CAHSS Faculty Articles

Title

Género, Nación y Literatura: Emilia Pardo Bazán en la literatura gallega y española by Carmen Pereira-Muro

Department

Department of Literature and Modern Languages

Publication Date

Winter 2013

Publication Title

Letras Femeninas

ISSN

0277-4356

Volume

39

Issue/No.

2

First Page

275

Last Page

278

Abstract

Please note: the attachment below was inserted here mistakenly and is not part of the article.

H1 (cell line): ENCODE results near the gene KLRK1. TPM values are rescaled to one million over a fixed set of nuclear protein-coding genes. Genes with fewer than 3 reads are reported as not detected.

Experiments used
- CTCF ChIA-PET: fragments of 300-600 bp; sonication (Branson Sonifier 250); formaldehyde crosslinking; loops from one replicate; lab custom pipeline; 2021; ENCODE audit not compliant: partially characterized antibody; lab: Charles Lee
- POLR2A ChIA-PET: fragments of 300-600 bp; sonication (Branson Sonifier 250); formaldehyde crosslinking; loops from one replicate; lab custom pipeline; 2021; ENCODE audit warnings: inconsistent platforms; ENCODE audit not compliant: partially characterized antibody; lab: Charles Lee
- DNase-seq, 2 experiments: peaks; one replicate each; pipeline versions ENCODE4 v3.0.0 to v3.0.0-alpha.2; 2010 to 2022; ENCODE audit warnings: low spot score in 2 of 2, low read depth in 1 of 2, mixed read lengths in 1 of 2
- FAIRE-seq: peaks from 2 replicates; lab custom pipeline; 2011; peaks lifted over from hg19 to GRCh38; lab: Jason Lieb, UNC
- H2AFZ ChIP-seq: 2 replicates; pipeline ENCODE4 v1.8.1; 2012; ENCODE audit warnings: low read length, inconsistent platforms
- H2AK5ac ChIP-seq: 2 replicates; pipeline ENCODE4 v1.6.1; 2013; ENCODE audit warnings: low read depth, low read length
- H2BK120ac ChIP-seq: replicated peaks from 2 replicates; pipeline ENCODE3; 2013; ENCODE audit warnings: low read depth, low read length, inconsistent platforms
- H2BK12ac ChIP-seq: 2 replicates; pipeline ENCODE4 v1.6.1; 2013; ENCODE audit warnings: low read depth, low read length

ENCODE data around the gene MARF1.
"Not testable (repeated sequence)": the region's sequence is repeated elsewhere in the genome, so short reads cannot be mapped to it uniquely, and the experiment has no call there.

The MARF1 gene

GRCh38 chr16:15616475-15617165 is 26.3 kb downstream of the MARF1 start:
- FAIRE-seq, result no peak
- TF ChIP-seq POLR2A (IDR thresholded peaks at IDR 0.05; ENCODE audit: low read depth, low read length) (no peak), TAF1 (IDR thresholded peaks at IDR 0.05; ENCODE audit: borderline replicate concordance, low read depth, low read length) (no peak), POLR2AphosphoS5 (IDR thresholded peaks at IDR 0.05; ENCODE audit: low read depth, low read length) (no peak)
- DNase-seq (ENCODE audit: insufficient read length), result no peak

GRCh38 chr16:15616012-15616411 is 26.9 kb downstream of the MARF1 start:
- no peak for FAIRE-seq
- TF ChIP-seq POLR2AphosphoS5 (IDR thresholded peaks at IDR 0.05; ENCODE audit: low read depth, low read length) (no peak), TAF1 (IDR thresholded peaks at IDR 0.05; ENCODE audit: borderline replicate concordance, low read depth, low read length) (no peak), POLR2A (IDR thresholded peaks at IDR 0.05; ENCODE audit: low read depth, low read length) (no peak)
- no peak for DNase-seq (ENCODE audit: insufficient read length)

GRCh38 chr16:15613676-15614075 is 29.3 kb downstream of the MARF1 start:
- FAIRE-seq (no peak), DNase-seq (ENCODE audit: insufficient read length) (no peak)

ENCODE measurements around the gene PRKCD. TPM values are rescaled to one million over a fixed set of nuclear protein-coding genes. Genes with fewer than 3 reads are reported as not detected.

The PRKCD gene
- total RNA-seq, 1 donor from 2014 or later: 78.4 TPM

Grab any anthology on peninsular literature and you are likely to find a text by or a reference to the renowned nineteenth-century Spanish writer, Emilia Pardo Bazán. In effect, Pardos short stories remain required reading in countless undergraduate-level Spanish classes, and her narrative continues to be published today, almost a century since her death. No doubt that Pardo is one of Spain's most celebrated canonical writers yet also one of its most contradictory. Indeed, from the outset of her literary career, critics have sought to isolate her and her work contradictory. Indeed, from the outset of her literary career, critics have sought to isolate her and her work from Spain's national literature. In Gènero, Nación y Literatura: Emilia Pardo Bazán en la literatura gallega y Española, Texas Tech Professor Carmen Pereira-Muro, delves into the life and work of this complex literary figure. She turns to the work of George Mosse, who argued that all nineteenth century nationalist literary movements carry a masculinization process, to ask the following question: how is the 'nationalist' literary model affected when a feminist author, such as Pardo, chooses to write from within a nation-building movement? Pereira-Muro studies Pardos canonical and lesser-known narrative works and essays to contend that this familiar but often-misunderstood author's literature served as a catalyst for cultural nationalisms in both greater (national) Spain and her native (regional) Galicia.

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